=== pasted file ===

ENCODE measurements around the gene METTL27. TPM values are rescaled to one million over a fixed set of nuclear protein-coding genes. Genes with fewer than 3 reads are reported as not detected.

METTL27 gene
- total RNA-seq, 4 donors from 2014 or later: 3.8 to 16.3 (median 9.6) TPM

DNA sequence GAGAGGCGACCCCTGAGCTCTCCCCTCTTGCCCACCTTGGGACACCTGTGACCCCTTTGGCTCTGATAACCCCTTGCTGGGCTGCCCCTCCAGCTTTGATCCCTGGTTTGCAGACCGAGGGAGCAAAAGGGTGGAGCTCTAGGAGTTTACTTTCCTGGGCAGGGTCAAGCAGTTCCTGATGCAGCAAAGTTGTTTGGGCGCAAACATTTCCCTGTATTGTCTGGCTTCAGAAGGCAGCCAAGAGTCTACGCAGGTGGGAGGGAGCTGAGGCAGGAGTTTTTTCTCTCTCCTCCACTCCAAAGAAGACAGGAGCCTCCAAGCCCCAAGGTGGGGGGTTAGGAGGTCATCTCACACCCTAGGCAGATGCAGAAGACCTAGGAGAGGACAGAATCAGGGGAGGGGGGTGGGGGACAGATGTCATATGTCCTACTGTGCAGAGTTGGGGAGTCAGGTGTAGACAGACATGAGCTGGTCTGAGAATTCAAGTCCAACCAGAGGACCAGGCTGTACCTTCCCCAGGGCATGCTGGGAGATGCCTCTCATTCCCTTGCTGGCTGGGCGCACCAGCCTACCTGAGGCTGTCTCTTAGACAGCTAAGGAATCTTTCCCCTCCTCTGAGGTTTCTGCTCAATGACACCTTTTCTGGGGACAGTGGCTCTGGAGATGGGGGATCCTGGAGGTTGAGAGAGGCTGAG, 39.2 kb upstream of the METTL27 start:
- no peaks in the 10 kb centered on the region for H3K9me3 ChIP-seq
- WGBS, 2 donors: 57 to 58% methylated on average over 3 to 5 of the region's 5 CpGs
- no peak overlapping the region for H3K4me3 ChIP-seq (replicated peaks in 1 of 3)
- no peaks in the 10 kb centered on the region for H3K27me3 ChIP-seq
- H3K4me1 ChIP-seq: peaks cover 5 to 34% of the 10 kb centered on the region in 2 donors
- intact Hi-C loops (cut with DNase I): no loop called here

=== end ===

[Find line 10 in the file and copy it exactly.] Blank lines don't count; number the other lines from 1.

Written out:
- intact Hi-C loops (cut with DNase I): no loop called here